There are also political forces, such as the Alliance Party of Northern Ireland (APNI) and the Northern Ireland Women's Coalition (NIWC), that are trying to position themselves outside the hegemonic division between unionism and nationalism. The bipolarity of Northern Ireland has nevertheless proven challenging for these parties. This can be seen, for example, from the decreasing support of the APN and of the problems that the NIWC has faced. (7) The all-embracing constitutional question establishes a demarcation to unionism and nationalism, especially during political crisis. This easily marginalizes those who do not fit into this division. The political debate in Northern Ireland is therefore very strongly constructed by the two hegemonic discourses of unionism and nationalism. (8) This also contributes to the politicization of concepts such as the parity of esteem to the point that they reflect this bipolarity, even if they were created to serve as nonpartisan instruments. In fact, by upholding the hegemonic bipolarity, these concepts do their part to exclude opinions and ideas questioning this bipolarity.

Another example of the conceptual struggles in Northern Ireland is the naming of the area itself, and particularly whether one should call the area a state, an autonomous province, Ulster, or the six counties (so as to separate it from the historic nine counties of Ulster). Although Northern Ireland is constitutionally a part of the United Kingdom, Northern Ireland is not similar to Wales or Scotland. To use the concept of a state is especially problematic and easily locks its user into a particular way of understanding the conflict. To call Northern Ireland a state does not, however, make one a unionist, as the concept of the state has been used to both legitimize and delegitimize the independence of the area, for example by appealing to the exclusive nature of the Northern Irish state. (9) However, the state powers and the monopoly to use force in Northern Ireland derives from the United Kingdom, so that one cannot really speak of the Northern Irish state as an independent actor. Politicking with the concept of the state can be seen as a one more example of how important it is to get legitimacy for a particular meaning of a particular concept.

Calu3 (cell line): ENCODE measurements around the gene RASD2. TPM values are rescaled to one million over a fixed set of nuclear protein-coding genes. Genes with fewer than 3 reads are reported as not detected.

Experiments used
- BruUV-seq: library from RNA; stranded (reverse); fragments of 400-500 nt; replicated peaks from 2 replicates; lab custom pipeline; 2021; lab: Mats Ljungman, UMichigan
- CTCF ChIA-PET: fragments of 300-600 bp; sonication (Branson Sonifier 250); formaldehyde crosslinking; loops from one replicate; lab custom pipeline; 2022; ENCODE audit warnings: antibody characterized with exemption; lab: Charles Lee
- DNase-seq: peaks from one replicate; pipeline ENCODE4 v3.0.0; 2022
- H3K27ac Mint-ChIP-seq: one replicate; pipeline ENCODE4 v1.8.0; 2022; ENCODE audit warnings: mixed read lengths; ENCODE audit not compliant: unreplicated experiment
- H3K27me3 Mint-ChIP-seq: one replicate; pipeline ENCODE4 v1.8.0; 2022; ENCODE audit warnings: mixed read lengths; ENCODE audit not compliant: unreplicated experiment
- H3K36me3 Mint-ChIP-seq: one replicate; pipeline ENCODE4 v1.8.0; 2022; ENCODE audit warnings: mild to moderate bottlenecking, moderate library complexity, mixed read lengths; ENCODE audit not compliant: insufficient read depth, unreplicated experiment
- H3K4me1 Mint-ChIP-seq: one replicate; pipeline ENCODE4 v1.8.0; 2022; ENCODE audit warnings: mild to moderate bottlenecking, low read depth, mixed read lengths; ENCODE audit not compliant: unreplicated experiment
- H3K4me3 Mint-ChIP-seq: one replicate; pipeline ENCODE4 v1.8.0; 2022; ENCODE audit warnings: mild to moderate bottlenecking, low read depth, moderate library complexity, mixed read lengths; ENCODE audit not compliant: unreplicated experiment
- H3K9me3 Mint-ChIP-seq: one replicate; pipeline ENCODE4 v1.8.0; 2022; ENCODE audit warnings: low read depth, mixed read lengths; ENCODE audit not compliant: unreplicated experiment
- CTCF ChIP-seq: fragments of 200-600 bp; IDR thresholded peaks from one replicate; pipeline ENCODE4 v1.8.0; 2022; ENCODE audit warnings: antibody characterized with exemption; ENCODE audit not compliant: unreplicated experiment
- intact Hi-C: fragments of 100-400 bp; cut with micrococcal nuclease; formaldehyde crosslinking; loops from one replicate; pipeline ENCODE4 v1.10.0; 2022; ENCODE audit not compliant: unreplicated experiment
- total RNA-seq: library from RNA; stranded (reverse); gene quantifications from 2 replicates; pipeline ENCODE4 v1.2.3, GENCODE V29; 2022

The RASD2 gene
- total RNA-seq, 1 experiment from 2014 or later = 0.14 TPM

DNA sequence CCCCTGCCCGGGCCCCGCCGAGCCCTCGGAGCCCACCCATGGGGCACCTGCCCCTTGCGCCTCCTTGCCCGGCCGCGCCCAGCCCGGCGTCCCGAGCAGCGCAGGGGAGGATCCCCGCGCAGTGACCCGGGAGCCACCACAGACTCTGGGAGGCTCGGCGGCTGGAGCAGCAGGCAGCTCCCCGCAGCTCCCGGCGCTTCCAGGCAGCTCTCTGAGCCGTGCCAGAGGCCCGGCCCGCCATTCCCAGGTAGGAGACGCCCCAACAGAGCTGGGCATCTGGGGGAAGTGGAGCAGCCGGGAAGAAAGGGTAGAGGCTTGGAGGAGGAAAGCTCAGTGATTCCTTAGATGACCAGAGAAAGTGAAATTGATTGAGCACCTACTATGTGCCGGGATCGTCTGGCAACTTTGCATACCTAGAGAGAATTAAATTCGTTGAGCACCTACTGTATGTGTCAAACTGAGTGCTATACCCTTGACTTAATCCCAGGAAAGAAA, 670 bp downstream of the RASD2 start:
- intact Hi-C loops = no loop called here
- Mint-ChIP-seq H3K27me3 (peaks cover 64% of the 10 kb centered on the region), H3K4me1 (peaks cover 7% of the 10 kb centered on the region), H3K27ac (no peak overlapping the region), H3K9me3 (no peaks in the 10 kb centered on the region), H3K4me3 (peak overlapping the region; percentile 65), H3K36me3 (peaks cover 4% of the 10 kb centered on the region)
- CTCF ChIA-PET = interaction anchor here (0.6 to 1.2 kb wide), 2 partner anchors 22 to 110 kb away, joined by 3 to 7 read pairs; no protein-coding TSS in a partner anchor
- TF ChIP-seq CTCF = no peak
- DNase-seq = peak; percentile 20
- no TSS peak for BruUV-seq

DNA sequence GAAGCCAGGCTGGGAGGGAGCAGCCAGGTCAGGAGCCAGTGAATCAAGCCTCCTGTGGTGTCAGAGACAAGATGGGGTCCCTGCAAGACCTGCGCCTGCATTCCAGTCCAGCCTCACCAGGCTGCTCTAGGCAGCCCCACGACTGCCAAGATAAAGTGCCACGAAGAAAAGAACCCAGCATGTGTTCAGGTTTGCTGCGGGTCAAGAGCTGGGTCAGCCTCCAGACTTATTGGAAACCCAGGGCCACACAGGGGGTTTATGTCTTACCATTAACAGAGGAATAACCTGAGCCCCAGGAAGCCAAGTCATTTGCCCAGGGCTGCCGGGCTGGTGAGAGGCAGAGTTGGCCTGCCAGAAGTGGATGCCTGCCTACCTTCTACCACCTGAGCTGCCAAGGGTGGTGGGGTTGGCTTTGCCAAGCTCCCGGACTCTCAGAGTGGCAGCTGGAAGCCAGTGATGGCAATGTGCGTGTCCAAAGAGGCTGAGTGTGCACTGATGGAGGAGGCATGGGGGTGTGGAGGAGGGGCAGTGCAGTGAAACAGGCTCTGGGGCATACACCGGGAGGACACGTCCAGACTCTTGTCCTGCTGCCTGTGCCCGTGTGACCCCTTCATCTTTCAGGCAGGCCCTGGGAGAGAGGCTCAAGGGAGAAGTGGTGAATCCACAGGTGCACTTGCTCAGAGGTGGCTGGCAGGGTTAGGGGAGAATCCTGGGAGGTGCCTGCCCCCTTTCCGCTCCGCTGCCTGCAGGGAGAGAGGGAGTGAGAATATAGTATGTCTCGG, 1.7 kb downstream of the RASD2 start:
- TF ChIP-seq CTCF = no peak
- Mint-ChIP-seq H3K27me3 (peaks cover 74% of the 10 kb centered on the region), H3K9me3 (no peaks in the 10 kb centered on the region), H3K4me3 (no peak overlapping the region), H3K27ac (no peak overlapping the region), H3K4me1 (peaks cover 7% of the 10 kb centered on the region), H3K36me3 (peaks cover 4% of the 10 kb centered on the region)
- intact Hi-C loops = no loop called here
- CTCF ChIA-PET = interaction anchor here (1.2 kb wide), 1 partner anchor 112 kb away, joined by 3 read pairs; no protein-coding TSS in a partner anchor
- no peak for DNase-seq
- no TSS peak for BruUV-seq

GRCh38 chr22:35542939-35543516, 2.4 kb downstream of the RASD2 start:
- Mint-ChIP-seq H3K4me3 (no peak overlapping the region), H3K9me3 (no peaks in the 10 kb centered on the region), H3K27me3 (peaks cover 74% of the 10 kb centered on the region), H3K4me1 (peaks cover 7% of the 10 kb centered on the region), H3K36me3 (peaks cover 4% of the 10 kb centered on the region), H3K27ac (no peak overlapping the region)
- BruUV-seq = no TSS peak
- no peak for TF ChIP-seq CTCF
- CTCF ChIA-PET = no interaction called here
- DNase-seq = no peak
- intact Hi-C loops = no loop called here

From the premises described above, it is not surprising that naming and conceptual contestations have played a significant role in the Northern Irish peace process. Although this process came to an important interim conclusion at the Belfast Agreement (1998), it is still unfinished. The Belfast Agreement was partly renegotiated at St. Andrews in 2006, and the local parties have had difficulties reaching an agreement upon policing and decommissioning of paramilitary weapons. In addition, the "peace process" itself is a somewhat contested concept as the term process implies movement and change, which are opposite to the core idea of unionism, which stresses permanence and seeks to anchor the Northern Irish constitutional status quo to a future far ahead.

History of the Concept

The roots of the concept of a parity of esteem are in the...